Indometacin

Indometacin (often spelled indomethacin) is a Non-Steroidal Anti-Inflammatory (NSAID) drug commonly prescribed for acute gout pain.

As with all NSAIDs, it is not suitable for long term use, so it is best used by gout sufferers as a short term measure to help them survive the early, often painful, stages of uric acid reduction treatments.

What Is Indometacin?

Indometacin reduces inflammatory pain by reducing hormones that cause that pain, inflammation, or stiffness. It works by inhibiting prostaglandins, which are the hormones that cause these symptoms. Specifically, this is classed as COX-2 inhibition. However prostaglandins are also responsible for reducing injury to stomach linings, which is why NSAIDs are not suitable for anyone with digestive problems.

Indometacin was discovered in 1963 and the U.S. Food and Drug Administration granted approval in 1965.

Subsequent investigations into COX-2 inhibitors have caused the FDA to insist on warnings of heart and stroke risks, which rise with prolonged use.

Indomethacin Or Indometacin?

Though most new drugs are covered by brand names, older drugs, or where license has expired, are known as generic drugs, or simply, generics. Generics are subject to naming conventions to avoid confusion, unfortunately, confusion still reigns, especially in the multi-national world, as their are two lists.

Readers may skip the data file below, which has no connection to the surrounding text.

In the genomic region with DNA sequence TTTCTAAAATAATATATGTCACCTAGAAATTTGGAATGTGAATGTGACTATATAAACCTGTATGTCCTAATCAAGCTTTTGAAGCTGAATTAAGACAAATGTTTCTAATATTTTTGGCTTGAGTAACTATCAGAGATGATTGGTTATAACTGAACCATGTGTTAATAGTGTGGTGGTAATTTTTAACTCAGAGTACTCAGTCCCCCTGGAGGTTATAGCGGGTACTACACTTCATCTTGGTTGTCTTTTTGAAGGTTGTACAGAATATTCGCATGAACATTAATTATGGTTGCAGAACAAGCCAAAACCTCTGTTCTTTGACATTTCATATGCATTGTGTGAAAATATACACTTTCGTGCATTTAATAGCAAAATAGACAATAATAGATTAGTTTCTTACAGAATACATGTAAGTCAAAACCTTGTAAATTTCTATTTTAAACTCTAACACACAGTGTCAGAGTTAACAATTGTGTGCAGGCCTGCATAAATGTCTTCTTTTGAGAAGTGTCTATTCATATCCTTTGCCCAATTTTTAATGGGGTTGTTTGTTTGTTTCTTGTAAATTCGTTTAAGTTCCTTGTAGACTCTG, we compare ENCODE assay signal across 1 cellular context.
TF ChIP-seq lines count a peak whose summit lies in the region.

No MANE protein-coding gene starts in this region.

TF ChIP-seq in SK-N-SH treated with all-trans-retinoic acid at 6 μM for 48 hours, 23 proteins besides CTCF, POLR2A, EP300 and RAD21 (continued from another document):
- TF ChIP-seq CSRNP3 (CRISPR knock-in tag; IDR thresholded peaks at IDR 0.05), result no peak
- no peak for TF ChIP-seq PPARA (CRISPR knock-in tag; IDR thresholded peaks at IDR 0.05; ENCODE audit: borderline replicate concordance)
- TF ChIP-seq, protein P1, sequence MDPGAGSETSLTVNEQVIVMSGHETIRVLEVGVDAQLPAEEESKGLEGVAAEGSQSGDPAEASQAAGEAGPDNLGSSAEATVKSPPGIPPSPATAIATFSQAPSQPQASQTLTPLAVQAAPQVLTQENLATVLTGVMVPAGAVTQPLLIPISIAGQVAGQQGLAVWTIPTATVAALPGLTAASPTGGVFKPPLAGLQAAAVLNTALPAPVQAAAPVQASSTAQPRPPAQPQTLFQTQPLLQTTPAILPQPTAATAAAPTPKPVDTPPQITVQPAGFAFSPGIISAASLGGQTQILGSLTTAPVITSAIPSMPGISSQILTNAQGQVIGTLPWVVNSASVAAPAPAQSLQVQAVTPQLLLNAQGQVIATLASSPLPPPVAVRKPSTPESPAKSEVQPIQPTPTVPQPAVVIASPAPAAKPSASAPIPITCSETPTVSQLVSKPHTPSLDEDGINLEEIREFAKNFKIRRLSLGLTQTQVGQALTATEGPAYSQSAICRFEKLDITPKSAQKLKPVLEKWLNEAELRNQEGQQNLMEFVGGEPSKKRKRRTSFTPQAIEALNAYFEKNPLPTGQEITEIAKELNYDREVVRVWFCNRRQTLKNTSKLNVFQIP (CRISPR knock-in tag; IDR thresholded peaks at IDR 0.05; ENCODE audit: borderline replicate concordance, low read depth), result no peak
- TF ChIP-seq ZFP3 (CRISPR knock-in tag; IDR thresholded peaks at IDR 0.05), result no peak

In the USA, all generics are listed by the United States Adopted Names Council of the American Medical Association. Their list is known as USAN, and this is the preferred list at GoutPal.com, as the majority of visitors are based in USA. The USAN spelling is indomethacin, but I’m including the alternate spelling on this page, as it is the World Health Organization (WHO) standard.

In the UK, there used to be a British Approved Name (BAN) list, which was very similar to USAN. The UK has now adopted the WHO standard, which is called International Nonproprietary Names (INN). On this list, the correct spelling is indometacin. This spelling may also be included on other pages here, especially when I am quoting research work, which is increasingly adopting the INN spellings in most countries.

How Is Indometacin Taken?

Indometacin is available as:

  • Standard Tablet
  • Slow Release Tablet
  • Capsule
  • Suppository

Dosage will be determined by your doctor, and should never be exceeded. For maximum pain relief, your doctor may prescribe co-administration with other gout pain relief.

Indometacin: Next Steps

Please see the rest of the indometacin reference information.

Related Gout Facts: ,

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Medical Disclaimer: The pupose of GoutPal is to provide jargon-free explanations of medical gout-related terms and procedures. Because gout sufferers need to know what questions to ask their doctor. Also, you need to understand what your doctor tells you. So this website explains gout science. But it is definitely NOT a substitute for medical advice.

Information on this website is provided by a fellow gout sufferer (Keith Taylor) with an accountant's precision for accurate data. But no medical qualifications. So you must seek professional medical advice about gout and any other health matters.

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